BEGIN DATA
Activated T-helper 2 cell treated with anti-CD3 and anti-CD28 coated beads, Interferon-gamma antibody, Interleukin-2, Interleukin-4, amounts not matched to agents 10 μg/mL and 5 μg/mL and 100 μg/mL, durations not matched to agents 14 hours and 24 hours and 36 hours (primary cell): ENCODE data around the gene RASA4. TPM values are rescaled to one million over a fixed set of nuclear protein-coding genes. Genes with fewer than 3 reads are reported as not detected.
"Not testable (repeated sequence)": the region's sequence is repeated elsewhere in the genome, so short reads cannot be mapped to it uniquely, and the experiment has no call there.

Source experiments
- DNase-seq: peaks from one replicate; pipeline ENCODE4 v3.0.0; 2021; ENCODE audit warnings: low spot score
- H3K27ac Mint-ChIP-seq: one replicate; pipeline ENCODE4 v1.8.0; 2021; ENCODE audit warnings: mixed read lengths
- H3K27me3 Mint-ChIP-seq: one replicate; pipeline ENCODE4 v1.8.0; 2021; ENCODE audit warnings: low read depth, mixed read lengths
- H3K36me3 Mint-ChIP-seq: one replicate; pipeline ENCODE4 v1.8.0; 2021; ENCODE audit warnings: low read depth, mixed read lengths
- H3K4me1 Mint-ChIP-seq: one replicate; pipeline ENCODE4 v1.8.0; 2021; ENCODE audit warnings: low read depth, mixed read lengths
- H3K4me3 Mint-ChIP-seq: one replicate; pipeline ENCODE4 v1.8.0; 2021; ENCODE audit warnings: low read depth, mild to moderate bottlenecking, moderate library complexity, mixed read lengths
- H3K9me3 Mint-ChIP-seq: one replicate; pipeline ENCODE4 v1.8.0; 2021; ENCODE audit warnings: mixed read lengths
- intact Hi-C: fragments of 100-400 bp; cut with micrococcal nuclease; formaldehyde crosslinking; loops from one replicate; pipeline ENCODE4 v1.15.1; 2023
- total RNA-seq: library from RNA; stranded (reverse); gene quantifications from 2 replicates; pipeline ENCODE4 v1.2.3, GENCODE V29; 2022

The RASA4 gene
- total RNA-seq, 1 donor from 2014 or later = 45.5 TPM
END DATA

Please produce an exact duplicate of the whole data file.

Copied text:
Activated T-helper 2 cell treated with anti-CD3 and anti-CD28 coated beads, Interferon-gamma antibody, Interleukin-2, Interleukin-4, amounts not matched to agents 10 μg/mL and 5 μg/mL and 100 μg/mL, durations not matched to agents 14 hours and 24 hours and 36 hours (primary cell): ENCODE data around the gene RASA4. TPM values are rescaled to one million over a fixed set of nuclear protein-coding genes. Genes with fewer than 3 reads are reported as not detected.
"Not testable (repeated sequence)": the region's sequence is repeated elsewhere in the genome, so short reads cannot be mapped to it uniquely, and the experiment has no call there.

Source experiments
- DNase-seq: peaks from one replicate; pipeline ENCODE4 v3.0.0; 2021; ENCODE audit warnings: low spot score
- H3K27ac Mint-ChIP-seq: one replicate; pipeline ENCODE4 v1.8.0; 2021; ENCODE audit warnings: mixed read lengths
- H3K27me3 Mint-ChIP-seq: one replicate; pipeline ENCODE4 v1.8.0; 2021; ENCODE audit warnings: low read depth, mixed read lengths
- H3K36me3 Mint-ChIP-seq: one replicate; pipeline ENCODE4 v1.8.0; 2021; ENCODE audit warnings: low read depth, mixed read lengths
- H3K4me1 Mint-ChIP-seq: one replicate; pipeline ENCODE4 v1.8.0; 2021; ENCODE audit warnings: low read depth, mixed read lengths
- H3K4me3 Mint-ChIP-seq: one replicate; pipeline ENCODE4 v1.8.0; 2021; ENCODE audit warnings: low read depth, mild to moderate bottlenecking, moderate library complexity, mixed read lengths
- H3K9me3 Mint-ChIP-seq: one replicate; pipeline ENCODE4 v1.8.0; 2021; ENCODE audit warnings: mixed read lengths
- intact Hi-C: fragments of 100-400 bp; cut with micrococcal nuclease; formaldehyde crosslinking; loops from one replicate; pipeline ENCODE4 v1.15.1; 2023
- total RNA-seq: library from RNA; stranded (reverse); gene quantifications from 2 replicates; pipeline ENCODE4 v1.2.3, GENCODE V29; 2022

The RASA4 gene
- total RNA-seq, 1 donor from 2014 or later = 45.5 TPM